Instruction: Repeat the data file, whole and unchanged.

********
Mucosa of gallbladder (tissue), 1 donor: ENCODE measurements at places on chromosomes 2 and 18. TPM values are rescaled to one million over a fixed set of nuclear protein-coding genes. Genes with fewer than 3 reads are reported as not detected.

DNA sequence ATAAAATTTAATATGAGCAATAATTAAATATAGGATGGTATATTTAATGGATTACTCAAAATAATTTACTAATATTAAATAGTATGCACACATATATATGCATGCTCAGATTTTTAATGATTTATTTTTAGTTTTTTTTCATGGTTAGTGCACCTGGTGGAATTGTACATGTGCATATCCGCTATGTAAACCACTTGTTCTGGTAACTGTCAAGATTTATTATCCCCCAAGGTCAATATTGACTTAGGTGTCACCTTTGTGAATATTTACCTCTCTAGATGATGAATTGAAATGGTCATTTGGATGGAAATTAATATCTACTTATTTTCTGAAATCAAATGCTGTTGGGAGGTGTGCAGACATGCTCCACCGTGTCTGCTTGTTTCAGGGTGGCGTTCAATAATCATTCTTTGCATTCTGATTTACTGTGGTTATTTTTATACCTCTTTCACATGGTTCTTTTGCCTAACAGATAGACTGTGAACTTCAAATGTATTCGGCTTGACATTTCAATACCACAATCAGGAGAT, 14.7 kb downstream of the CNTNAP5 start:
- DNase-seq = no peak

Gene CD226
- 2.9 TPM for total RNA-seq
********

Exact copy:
Mucosa of gallbladder (tissue), 1 donor: ENCODE measurements at places on chromosomes 2 and 18. TPM values are rescaled to one million over a fixed set of nuclear protein-coding genes. Genes with fewer than 3 reads are reported as not detected.

DNA sequence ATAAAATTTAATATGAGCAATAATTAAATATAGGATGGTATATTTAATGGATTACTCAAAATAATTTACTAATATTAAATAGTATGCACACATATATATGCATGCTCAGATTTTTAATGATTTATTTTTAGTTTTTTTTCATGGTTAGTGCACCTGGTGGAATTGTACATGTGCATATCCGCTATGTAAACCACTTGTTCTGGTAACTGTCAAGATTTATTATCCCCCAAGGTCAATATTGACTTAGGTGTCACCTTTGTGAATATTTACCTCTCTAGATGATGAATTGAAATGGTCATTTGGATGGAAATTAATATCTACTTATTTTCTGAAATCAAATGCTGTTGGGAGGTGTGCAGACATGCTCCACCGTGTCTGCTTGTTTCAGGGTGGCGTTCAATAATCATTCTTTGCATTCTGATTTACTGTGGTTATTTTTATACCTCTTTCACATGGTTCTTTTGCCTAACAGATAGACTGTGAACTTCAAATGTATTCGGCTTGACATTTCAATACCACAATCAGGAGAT, 14.7 kb downstream of the CNTNAP5 start:
- DNase-seq = no peak

Gene CD226
- 2.9 TPM for total RNA-seq